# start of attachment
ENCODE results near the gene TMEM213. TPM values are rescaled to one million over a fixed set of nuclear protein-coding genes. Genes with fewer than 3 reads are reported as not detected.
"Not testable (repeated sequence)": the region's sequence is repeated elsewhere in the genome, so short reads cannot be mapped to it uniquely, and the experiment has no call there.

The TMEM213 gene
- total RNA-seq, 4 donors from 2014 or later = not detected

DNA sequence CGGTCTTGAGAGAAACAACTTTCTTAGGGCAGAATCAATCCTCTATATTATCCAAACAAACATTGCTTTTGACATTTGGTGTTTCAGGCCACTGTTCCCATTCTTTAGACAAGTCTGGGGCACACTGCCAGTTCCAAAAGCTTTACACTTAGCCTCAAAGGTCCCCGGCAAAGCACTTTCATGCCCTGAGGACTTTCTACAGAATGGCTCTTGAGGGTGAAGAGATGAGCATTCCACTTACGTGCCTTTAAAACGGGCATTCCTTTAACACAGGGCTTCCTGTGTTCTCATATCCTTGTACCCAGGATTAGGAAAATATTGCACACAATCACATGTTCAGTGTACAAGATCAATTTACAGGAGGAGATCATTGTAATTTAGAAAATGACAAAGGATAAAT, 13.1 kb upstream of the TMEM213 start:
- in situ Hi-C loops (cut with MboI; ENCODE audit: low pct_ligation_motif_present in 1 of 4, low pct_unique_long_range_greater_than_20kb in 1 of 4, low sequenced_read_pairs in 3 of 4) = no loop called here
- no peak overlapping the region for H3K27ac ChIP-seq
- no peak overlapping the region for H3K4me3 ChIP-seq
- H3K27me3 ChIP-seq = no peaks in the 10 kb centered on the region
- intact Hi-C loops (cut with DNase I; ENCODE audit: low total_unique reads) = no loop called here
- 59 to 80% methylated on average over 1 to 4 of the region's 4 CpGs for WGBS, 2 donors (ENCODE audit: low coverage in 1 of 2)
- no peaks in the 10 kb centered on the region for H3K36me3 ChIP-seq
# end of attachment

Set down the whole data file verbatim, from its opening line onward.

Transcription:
ENCODE results near the gene TMEM213. TPM values are rescaled to one million over a fixed set of nuclear protein-coding genes. Genes with fewer than 3 reads are reported as not detected.
"Not testable (repeated sequence)": the region's sequence is repeated elsewhere in the genome, so short reads cannot be mapped to it uniquely, and the experiment has no call there.

The TMEM213 gene
- total RNA-seq, 4 donors from 2014 or later = not detected

DNA sequence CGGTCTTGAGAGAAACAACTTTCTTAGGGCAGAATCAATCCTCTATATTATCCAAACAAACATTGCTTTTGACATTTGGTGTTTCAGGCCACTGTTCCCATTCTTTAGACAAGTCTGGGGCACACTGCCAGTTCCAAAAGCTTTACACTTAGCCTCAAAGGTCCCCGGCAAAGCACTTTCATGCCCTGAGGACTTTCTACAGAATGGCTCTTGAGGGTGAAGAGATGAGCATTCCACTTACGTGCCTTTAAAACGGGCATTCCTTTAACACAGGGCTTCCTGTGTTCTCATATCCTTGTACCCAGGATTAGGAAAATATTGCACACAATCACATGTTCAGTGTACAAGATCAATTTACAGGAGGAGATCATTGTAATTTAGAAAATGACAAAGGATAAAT, 13.1 kb upstream of the TMEM213 start:
- in situ Hi-C loops (cut with MboI; ENCODE audit: low pct_ligation_motif_present in 1 of 4, low pct_unique_long_range_greater_than_20kb in 1 of 4, low sequenced_read_pairs in 3 of 4) = no loop called here
- no peak overlapping the region for H3K27ac ChIP-seq
- no peak overlapping the region for H3K4me3 ChIP-seq
- H3K27me3 ChIP-seq = no peaks in the 10 kb centered on the region
- intact Hi-C loops (cut with DNase I; ENCODE audit: low total_unique reads) = no loop called here
- 59 to 80% methylated on average over 1 to 4 of the region's 4 CpGs for WGBS, 2 donors (ENCODE audit: low coverage in 1 of 2)
- no peaks in the 10 kb centered on the region for H3K36me3 ChIP-seq